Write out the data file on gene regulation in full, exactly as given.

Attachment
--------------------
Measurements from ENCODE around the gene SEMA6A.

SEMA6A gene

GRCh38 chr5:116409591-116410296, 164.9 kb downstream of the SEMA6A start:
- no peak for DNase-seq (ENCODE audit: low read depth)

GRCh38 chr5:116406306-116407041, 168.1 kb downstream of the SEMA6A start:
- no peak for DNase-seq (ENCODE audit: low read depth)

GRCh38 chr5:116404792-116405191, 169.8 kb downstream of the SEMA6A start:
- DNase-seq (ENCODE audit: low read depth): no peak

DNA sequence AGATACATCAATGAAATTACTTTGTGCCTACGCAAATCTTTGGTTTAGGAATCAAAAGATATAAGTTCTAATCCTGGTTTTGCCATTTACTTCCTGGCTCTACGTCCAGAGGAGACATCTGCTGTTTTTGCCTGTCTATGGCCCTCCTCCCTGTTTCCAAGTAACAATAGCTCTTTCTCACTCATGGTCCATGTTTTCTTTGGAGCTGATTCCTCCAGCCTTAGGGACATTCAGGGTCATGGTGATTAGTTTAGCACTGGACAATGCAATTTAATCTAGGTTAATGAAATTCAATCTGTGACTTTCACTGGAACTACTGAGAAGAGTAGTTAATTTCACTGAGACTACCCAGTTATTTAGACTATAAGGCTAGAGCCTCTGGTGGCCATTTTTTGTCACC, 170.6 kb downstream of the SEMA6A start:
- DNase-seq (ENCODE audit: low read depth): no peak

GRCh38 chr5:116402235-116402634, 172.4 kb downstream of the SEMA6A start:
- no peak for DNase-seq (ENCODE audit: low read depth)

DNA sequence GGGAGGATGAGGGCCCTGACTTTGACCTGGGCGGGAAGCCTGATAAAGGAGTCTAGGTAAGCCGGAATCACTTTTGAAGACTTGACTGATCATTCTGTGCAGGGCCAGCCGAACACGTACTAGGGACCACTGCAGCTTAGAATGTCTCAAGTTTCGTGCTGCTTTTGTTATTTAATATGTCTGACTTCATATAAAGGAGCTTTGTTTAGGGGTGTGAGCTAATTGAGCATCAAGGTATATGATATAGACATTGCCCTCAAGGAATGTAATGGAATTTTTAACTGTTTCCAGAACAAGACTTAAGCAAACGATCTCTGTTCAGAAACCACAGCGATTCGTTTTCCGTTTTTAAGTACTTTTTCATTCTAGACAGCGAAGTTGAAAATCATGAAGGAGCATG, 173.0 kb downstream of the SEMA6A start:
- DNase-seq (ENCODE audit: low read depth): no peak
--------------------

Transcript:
Measurements from ENCODE around the gene SEMA6A.

SEMA6A gene

GRCh38 chr5:116409591-116410296, 164.9 kb downstream of the SEMA6A start:
- no peak for DNase-seq (ENCODE audit: low read depth)

GRCh38 chr5:116406306-116407041, 168.1 kb downstream of the SEMA6A start:
- no peak for DNase-seq (ENCODE audit: low read depth)

GRCh38 chr5:116404792-116405191, 169.8 kb downstream of the SEMA6A start:
- DNase-seq (ENCODE audit: low read depth): no peak

DNA sequence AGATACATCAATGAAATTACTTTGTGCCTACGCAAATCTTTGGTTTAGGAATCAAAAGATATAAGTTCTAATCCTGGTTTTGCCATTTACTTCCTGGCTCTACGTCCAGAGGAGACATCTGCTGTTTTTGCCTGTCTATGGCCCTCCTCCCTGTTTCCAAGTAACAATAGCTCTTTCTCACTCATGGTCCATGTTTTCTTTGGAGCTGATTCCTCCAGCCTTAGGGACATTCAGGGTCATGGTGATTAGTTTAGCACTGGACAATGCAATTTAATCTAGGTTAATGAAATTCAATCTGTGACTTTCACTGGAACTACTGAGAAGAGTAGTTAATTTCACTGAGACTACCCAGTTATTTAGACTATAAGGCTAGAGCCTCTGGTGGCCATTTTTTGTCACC, 170.6 kb downstream of the SEMA6A start:
- DNase-seq (ENCODE audit: low read depth): no peak

GRCh38 chr5:116402235-116402634, 172.4 kb downstream of the SEMA6A start:
- no peak for DNase-seq (ENCODE audit: low read depth)

DNA sequence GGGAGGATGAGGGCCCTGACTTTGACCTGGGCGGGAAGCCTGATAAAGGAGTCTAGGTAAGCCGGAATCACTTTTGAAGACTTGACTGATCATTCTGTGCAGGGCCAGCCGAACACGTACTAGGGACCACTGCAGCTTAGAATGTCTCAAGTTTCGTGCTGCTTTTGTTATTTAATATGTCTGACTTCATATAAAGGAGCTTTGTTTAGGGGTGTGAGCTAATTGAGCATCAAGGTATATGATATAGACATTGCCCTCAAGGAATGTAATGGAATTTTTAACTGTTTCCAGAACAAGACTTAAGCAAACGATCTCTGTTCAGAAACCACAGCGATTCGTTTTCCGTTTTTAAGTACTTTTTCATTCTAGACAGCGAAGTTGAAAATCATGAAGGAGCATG, 173.0 kb downstream of the SEMA6A start:
- DNase-seq (ENCODE audit: low read depth): no peak